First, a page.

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USS Concord (CL-10)
USS Concord
USS Concord (CL-10) in 1943
Name: Concord
Namesake: Concord, Massachusetts
Laid down: 29 March 1920
Launched: 15 December 1921
Commissioned: 3 November 1923
Decommissioned: 12 December 1945
Fate: Sold for scrap 21 January 1947
General characteristics
Class & type: Omaha-class light cruiser
Displacement: 7,050 long tons (7,160 t)
Length: 550 ft (170 m) (w/l)
555 ft 6 in (169.32 m) o.a.
Beam: 55 ft 4 in (16.87 m)
Draft: 13 ft 6 in (4.11 m) (mean)
20 ft (6.1 m) (max)
Installed power: 90,000 shp (67,000 kW)
Propulsion: 4 × Parsons geared steam turbines
12 × White-Forster boilers
4 × shafts
Speed: 34 kn (39 mph; 63 km/h)
Capacity: ~2,000 short tons (1,800 t) fuel oil
Complement: 458 officers and enlisted
Armament: 12 × 6 in (150 mm)/53 cal guns (2x2, 8x1)
4 × 3 in (76 mm)/50 cal guns (4x1)
2 × 3-pounder saluting guns
10 × 21 in (530 mm) torpedo tubes
Armor: 3 in (7.6 cm) (side)
1.5 in (3.8 cm) (upper deck)
Aircraft carried: 2 × floatplanes
Aviation facilities: 2 × catapults

USS Concord (CL-10) was an Omaha-class light cruiser of the United States Navy. She was the fourth Navy ship named for the town of Concord, Massachusetts, the site of the first battle of the American Revolution.

Concord was launched on 15 December 1921 by William Cramp and Sons, Philadelphia, Pa.; sponsored by Miss H. Butterick; and commissioned on 3 November 1923, Captain O. G. Murfin in command.

Service history

Inter-war period

On her maiden cruise, from 23 November 1923 – 9 April 1924, Concord called at Mediterranean ports, passed through the Suez Canal to round the Cape of Good Hope, and exercised with the fleet in the Caribbean before returning to Philadelphia. As flagship of Commander, Destroyer Squadrons, Scouting Fleet, she cruised the Caribbean and sailed through the Panama Canal to exercise in the Hawaiian Islands in 1924–1925. Continuing to operate in the $3, she joined in the Presidential Fleet Review taken by Calvin Coolidge on 4 June 1927.

Serving as flagship of Commander, Cruiser Division 3 (CruDiv 3), Battle Force, Concord cruised the $3 from her base at San Diego after early 1932, exercising in the Canal Zone and the Caribbean in 1934. She took part in Presidential Fleet Reviews taken by Franklin D. Roosevelt on 30 September 1935 and 12 July 1938, and joined in fleet exercises in the Hawaiian area, in the Canal Zone, and off Alaska. After operating on the east coast in the winter of 1938-39, she returned to Pacific operations, and from 1 April 1940 was based at Pearl Harbor for a training schedule which intensified as war came closer.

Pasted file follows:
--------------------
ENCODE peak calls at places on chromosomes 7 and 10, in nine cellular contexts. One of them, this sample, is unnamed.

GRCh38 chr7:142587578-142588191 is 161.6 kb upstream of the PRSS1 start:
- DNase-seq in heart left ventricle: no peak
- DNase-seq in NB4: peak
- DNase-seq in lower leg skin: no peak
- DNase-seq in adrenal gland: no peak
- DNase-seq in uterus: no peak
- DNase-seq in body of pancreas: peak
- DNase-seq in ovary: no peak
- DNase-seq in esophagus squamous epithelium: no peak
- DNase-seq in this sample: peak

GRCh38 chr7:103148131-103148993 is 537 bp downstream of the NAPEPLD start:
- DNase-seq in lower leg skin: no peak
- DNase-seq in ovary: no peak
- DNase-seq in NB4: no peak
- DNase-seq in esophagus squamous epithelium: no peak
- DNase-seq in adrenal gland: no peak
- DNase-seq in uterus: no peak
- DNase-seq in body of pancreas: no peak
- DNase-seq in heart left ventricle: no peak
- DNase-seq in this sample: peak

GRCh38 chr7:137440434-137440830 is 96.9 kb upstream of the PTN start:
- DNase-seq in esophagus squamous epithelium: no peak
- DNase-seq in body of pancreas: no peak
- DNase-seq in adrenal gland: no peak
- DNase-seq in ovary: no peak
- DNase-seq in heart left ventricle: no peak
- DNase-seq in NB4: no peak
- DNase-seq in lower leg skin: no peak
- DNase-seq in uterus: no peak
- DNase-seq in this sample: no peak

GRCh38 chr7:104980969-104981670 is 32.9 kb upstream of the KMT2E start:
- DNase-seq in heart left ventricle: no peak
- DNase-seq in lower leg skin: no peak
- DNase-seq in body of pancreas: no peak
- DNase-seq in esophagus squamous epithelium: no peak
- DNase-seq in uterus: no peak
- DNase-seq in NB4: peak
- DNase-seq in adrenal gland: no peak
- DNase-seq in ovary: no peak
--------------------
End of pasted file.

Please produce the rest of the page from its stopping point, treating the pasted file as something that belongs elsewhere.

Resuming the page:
World War II

letter from Admiral Byrd to Commanding Officer, USS Concord, commemorating the loss of 24 men during a special mission

Letter from Admiral Byrd to Commanding Officer, USS Concord, commemorating the loss of 24 men during the special mission, September–November 1943

When the U.S. entered the war, Concord was at San Diego preparing for a shipyard overhaul which she completed early in February 1942. Assigned to the Southeast Pacific Force, she escorted convoys to Bora Bora in the Society Islands, exercised in the Canal Zone, and cruised along the coast of South America and to the islands of the southeast Pacific, serving from time to time as flagship of her force.

From 5 September–24 November 1943, she carried Rear Admiral Richard E. Byrd on a tour to survey the potential use of a number of southeast Pacific islands in national defense and commercial aviation. During this cruise, she suffered a gasoline explosion which killed 24 men including her executive officer,[1] and caused considerable damage, which was repaired at Balboa, Panama.

With repairs completed in March 1944, Concord set sail northward to join the Northern Pacific Force at Adak on 2 April. Serving as flagship of Task Force 94 (TF 94) at the beginning of this duty, she joined in bombardments of the Kuriles which continued at intervals until the close of the war, preventing effective use by the Japanese of their bases there. Harassing the northern shipping lanes of Japan, her force sank several small craft, and on 25 August 1944, the destroyers of the force made an attack on a Japanese convoy.

On 31 August 1945, Concord stood out from Adak, covered the occupation landings at Ominato, Japan from 8–14 September, and sailed on to Pearl Harbor, the Canal Zone, Boston, and Philadelphia, where she was decommissioned on 12 December and sold for scrap on 21 January 1947. Before she was scrapped her aft turret that fired the last shot of the War was removed. And is planned to be preserved but as of 2013 if has not happened yet.


Concord received one battle star for World War II. On 12 August 1945, the Concord fired the last navy salvo of World War II.[citation needed]


  1. Byrd, R. E. (11 October 1943). "Special Naval Mission (personal letter from Byrd to Commanding Officer, USS Concord)". 

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